Another opportunity the participants emphasized is seawater desalination by nuclear energy. “This could substantially increase the fresh water supply in many regions and thus contribute to development and increased standard of living,” Kupitz added. “Water, energy and a healthy environment are basic life support systems.”

Ramesh Sadhankar, from the Canadian Nuclear Laboratories, spoke of the broader market potential of cogeneration to the nuclear industry. Heat markets are larger than electricity markets but are often local in nature, being tied to specific industrial activities, he observed.

Challenges and Barriers

Following panel and break out group discussions, the participants agreed on several issues considered as challenges and barriers for nuclear cogeneration to enter commercial markets: economics and energy market conditions remain a primary challenge. The lack of political commitment and low public acceptance also can present significant challenges. In specific cases, technical and regulatory issues, and a requirement for an operating reference plant, can present other barriers.

The deployment of advanced technologies such as small modular reactors (SMRs) and high temperature reactors (HTRs) may not immediately accelerate the deployment of non-electric applications of nuclear power. Many countries, particularly nuclear newcomers, require ‘demonstrated technology’ and may not accept a ‘first of a kind’ technology for both electricity generation and nuclear cogeneration. Some participants pointed out that large scale demonstration plants would be important for accepting a given heat market technology. However, in many cases, a reactor supplier country may not be able to economically justify a large scale demonstration of a heat application on its own soil unless a suitable business case can be made. Adjustments in regulatory approaches are required to overcome this problem, participates said.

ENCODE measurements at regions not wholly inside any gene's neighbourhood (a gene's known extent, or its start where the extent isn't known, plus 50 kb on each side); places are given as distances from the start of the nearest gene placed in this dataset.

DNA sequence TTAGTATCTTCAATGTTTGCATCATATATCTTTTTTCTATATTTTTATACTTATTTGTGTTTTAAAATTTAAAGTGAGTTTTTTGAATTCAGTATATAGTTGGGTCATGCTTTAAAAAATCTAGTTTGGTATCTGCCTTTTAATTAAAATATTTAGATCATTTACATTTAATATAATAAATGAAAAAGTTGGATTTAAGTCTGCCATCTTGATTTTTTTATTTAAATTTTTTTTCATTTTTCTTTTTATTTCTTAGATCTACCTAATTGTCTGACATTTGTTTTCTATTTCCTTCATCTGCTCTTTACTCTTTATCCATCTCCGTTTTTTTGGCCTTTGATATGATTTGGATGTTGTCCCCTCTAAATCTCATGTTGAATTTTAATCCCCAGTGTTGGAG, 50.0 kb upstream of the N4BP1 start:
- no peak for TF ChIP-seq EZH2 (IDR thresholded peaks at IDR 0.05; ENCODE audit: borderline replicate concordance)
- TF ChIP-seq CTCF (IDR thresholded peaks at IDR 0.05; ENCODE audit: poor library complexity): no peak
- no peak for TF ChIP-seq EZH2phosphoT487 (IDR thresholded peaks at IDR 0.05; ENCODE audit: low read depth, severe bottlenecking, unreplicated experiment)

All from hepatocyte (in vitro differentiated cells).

Some non-electric applications of nuclear energy may also require specific licencing, the development of new regulations and approval from national regulatory bodies. Nuclear power plants that want to use their excess heat for cogeneration may need different licences. Cogeneration also requires qualified human resources and specific expertise, and its lack constitutes a barrier to non-electric applications of nuclear power.

IAEA role

Co-Chair Xin Yan, from the Japan Atomic Energy Agency, summarized how to overcome the challenges ahead of non-electric applications of nuclear energy: “First, we need to learn from other conventional industries who have been successful in forming alliances,” he said. This is happening already on a smaller scale, as the Republic of Korea and Saudi Arabia have joined forces to develop an SMR for desalination and cogeneration in the Middle East,” he added.

“Second, the IAEA is the best international body to help guide Member States to develop non-electric applications and should play a larger role in increasing public awareness. And thirdly, nuclear newcomer countries should make use of available tools, such as those offered by the IAEA, to understand non-electric applications, to help them in their economic development and to understand the technical challenges.”

The INPRO Dialogue Forum on Opportunities and Issues in Non-Electric Applications of Nuclear Energy was held in Vienna on 12-14 December 2018. (Photo: IAEA)